After you started writing seriously–how long was it before you were published?
Ten or eleven years. Lots of small victories and near misses along the way. Every time I had prepared to give up, God sent some encouragement to prod me along.
Aside from a cup of good, strong coffee, what helps you get all of your “brain cylinders” firing so you can write well? Do you have any favorite places and routines when you write? How many hours a day do you spend writing?
Sometimes I’ll light a candle, play mood music, put my beta fish near me and a bowl of sunflower seeds. I have an office but I generally sit at the dining room table because it’s in front of a window and I like to stare out while I’m writing. I tend to spend a lot of my writing day doing blog and website stuff, and promotion. So far, I haven’t been one of those people who can sit down and write nonstop for hours. I tend to write a few paragraphs, do a load of laundry, write a few more-answer emails, etc. It’s not the most efficient system but it works for me.
What has been the biggest help to you in the journey to publication? Writers’ conferences? Writing groups? Your mom as your first draft reader?
1. Self-Editing for Fiction Writers by Browne and King
2. Participating in a good online critique group.
3. Writer’s conferences. My first was Blue Ridge Mountain Christian Writer’s Conference. Can’t recommend it enough.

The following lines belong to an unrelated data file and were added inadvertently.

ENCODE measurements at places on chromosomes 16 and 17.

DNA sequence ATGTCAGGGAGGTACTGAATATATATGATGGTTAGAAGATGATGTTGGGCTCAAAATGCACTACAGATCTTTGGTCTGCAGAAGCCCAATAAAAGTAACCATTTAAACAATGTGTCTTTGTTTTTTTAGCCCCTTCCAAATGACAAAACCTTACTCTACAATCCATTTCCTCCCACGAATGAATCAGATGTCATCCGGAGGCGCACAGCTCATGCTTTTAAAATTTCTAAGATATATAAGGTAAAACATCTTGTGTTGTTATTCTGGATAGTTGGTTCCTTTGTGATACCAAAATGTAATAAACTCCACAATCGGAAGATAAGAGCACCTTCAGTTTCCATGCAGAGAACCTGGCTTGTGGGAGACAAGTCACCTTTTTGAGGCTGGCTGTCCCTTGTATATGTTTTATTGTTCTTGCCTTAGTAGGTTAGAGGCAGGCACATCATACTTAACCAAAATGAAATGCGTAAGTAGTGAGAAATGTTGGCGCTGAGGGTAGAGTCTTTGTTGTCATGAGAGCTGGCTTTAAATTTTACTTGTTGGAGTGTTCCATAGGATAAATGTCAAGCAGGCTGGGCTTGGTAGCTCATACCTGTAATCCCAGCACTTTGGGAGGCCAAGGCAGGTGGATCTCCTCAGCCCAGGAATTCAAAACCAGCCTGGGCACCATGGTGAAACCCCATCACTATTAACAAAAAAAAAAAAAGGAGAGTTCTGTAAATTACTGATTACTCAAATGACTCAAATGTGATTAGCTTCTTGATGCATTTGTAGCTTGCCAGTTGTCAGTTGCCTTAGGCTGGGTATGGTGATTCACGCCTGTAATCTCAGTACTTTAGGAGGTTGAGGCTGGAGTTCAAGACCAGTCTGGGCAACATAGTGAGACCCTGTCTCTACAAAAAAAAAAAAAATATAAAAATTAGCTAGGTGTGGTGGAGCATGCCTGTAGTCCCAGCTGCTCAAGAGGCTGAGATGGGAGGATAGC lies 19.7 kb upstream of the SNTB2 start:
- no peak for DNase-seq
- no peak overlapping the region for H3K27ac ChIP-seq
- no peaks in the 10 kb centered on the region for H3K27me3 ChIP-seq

Is the “writer’s life” what you thought it would be?
Early on, I had the same ideas that most people have about becoming a novelist. I thought it would be glamorous and I’d be rich and famous. Once I started Novel Rocket (then, First Novel Journey… Novel Journey), I had interviewed enough novelists to begin to see the light that it wasn’t what I thought. I work my butt off with more promotion then I ever would have imagined. Even when people love my books, they’re not necessarily enamored with me the author.
What are your biggest distractions?
For me, e-mail, housework and my very handsome husband.
What was one of the best moments in your career and what was one of the worst?
One of the best… getting the call from my agent, Chip MacGregor that Tyndale was offering me a contract. Nothing since has quite compared, although the Christy nom and making PW, ECPA and CBA’s bestseller lists were pretty exciting!